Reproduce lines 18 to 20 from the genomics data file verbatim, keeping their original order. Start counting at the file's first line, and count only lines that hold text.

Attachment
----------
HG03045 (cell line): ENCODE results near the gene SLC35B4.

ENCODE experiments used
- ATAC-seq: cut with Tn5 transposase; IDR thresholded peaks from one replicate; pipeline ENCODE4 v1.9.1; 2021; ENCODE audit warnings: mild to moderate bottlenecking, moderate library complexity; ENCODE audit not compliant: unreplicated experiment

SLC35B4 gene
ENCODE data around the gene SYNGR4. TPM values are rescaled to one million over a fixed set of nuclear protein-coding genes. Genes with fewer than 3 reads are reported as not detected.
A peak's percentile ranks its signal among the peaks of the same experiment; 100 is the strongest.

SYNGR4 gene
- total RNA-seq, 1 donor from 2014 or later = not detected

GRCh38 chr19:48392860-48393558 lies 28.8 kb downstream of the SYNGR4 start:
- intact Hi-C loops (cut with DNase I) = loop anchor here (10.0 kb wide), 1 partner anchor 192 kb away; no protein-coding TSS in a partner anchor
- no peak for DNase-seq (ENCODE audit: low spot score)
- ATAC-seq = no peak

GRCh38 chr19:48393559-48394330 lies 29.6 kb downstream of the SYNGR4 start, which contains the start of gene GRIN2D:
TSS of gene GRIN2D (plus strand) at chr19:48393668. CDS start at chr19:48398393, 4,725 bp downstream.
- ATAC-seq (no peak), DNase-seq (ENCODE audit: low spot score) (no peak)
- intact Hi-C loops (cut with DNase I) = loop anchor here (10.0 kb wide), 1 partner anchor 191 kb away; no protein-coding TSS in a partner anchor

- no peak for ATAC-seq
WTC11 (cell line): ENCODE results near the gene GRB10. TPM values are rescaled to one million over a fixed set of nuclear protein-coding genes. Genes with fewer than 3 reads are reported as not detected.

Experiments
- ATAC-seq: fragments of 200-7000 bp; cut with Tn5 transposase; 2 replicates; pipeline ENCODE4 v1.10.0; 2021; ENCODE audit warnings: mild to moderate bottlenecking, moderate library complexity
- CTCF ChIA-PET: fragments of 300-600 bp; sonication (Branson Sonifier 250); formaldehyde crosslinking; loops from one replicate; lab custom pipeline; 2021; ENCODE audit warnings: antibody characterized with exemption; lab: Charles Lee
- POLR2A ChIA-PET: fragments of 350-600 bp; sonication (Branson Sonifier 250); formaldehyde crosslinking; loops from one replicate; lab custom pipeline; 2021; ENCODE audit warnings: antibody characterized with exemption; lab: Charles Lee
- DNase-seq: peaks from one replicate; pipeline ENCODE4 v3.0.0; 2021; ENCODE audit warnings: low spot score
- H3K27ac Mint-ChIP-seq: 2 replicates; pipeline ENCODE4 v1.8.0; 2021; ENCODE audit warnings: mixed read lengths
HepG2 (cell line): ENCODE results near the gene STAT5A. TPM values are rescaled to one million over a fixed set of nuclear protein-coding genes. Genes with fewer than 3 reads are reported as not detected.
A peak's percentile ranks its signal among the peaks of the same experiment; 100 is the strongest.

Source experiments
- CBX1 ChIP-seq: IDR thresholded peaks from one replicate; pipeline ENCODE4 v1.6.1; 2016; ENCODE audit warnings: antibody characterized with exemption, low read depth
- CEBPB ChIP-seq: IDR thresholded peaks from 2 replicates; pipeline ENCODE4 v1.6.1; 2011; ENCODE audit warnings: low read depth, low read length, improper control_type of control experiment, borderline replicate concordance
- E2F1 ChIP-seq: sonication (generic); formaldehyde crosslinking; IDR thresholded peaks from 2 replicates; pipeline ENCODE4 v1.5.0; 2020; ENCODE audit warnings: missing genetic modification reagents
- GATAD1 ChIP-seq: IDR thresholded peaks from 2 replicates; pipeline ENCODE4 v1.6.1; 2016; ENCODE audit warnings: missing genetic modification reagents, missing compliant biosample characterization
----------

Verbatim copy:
WTC11 (cell line): ENCODE results near the gene GRB10. TPM values are rescaled to one million over a fixed set of nuclear protein-coding genes. Genes with fewer than 3 reads are reported as not detected.

Experiments
- ATAC-seq: fragments of 200-7000 bp; cut with Tn5 transposase; 2 replicates; pipeline ENCODE4 v1.10.0; 2021; ENCODE audit warnings: mild to moderate bottlenecking, moderate library complexity